In phonetics, ejective consonants are usually voiceless consonants that are pronounced with a glottalic egressive airstream. In the phonology of a particular language, ejectives may contrast with aspirated, voiced and tenuis consonants
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Bilabial Ejective
The bilabial ejective is a type of consonantal sound, used in some spoken languages. The symbol in the International Phonetic Alphabet that represents this sound is ⟨pʼ⟩.Contents1 Features 2 Occurrence 3 See also 4 References 5 BibliographyFeatures[edit] Features of the bilabial ejective:Its manner of articulation is occlusive, which means it is produced by obstructing airflow in the vocal tract
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Dental And Alveolar Ejectives
The alveolar ejective is a type of consonantal sound, usually described as voiceless, being pronounced with a glottalic egressive airstream. In the International Phonetic Alphabet, ejectives are indicated with a "modifier letter apostrophe" ⟨ʼ⟩[1], as in this article. A reversed apostrophe is sometimes used to represent light aspiration, as in Armenian linguistics ⟨p‘ t‘ k‘⟩; this usage is obsolete in the IPA. In other transcription traditions, the apostrophe represents palatalization: ⟨pʼ⟩ = IPA ⟨pʲ⟩. In some Americanist traditions, an apostrophe indicates weak ejection and an exclamation mark strong ejection: ⟨k̓ , k!⟩. In the IPA, the distinction might be written ⟨kʼ, kʼʼ⟩, but it seems that no language distinguishes degrees of ejection. In alphabets using the Latin script, an IPA-like apostrophe for ejective consonants is common. However, there are other conventions. In Hausa, the hooked letter ƙ is used for /kʼ/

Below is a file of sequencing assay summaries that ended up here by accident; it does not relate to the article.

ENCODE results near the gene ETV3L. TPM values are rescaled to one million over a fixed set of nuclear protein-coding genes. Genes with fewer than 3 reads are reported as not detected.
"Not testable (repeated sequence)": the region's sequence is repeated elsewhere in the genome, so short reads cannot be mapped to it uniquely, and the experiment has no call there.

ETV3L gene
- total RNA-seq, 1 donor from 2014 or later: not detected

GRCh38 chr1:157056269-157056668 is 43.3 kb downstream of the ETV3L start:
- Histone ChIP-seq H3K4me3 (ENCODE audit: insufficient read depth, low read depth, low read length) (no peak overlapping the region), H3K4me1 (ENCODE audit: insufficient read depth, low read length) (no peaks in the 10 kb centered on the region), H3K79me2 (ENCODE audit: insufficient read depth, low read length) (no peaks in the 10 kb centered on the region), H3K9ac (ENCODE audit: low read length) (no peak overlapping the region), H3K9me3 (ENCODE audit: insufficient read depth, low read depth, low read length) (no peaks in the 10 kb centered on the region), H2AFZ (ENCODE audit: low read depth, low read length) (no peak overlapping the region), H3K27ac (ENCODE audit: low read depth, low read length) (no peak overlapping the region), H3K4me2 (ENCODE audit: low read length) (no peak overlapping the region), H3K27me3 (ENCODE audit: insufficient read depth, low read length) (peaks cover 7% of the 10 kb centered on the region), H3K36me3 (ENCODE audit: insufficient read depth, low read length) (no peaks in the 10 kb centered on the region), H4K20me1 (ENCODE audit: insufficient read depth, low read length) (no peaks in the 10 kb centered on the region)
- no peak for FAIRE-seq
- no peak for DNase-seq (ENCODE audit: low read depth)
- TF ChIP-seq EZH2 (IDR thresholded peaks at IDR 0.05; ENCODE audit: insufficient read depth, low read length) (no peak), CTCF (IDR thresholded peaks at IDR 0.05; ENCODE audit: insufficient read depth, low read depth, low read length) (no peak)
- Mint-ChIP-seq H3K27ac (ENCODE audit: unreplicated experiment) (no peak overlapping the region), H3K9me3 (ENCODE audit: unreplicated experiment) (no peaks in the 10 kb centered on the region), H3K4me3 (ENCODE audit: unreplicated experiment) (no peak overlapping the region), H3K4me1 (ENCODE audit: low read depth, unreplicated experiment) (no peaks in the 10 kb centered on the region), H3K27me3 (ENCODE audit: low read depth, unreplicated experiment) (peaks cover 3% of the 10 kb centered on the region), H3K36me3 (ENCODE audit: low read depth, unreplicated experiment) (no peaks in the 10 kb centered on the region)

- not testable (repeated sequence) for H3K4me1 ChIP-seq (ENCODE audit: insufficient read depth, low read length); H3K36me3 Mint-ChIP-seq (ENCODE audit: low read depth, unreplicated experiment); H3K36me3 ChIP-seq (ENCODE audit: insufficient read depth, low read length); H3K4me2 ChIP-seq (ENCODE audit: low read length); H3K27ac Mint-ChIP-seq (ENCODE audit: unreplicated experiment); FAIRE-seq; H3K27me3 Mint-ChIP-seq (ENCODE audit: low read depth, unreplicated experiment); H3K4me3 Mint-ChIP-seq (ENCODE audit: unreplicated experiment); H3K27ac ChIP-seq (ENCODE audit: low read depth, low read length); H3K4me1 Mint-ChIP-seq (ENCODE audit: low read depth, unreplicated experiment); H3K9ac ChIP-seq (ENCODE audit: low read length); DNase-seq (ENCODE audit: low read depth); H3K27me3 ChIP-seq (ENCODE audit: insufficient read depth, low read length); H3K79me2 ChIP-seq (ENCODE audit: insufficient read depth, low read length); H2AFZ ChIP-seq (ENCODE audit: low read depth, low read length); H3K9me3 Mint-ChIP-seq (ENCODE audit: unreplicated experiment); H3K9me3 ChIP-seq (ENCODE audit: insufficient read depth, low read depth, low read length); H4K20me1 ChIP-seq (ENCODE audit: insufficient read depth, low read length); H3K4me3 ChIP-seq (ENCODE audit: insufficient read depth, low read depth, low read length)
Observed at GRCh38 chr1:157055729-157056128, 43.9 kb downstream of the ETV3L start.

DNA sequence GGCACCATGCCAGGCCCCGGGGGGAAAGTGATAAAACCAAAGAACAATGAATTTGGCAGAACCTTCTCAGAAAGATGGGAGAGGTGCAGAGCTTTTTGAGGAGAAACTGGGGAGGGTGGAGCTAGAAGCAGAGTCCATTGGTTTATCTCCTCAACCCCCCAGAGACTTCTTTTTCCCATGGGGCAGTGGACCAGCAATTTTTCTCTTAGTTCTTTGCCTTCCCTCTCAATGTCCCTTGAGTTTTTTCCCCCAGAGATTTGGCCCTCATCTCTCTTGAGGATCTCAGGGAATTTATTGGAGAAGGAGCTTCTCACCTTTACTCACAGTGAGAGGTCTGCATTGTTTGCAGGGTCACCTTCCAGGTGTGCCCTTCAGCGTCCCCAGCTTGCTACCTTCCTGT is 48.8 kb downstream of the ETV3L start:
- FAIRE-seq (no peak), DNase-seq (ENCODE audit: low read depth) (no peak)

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Flap Consonant
In phonetics, a flap or tap is a type of consonantal sound, which is produced with a single contraction of the muscles so that one articulator (such as the tongue) is thrown against another.Contents1 Contrast with stops and trills 2 Tap vs. flap 3 IPA symbols 4 Types of flaps4.1 Alveolar flaps 4.2 Retroflex flaps 4.3 Lateral flaps 4.4 Non-coronal flaps 4.5 Nasal flaps 4.6 Tapped fricatives5 Notes 6 References 7 External linksContrast with stops and trills[edit] The main difference between a flap and a stop is that in a flap there is no buildup of air pressure behind the place of articulation and consequently no release burst. Otherwise a flap is similar to a brief stop. Flaps also contrast with trills, where the airstream causes the articulator to vibrate. Trills may be realized as a single contact, like a flap, but are variable, whereas a flap is limited to a single contact
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T͡s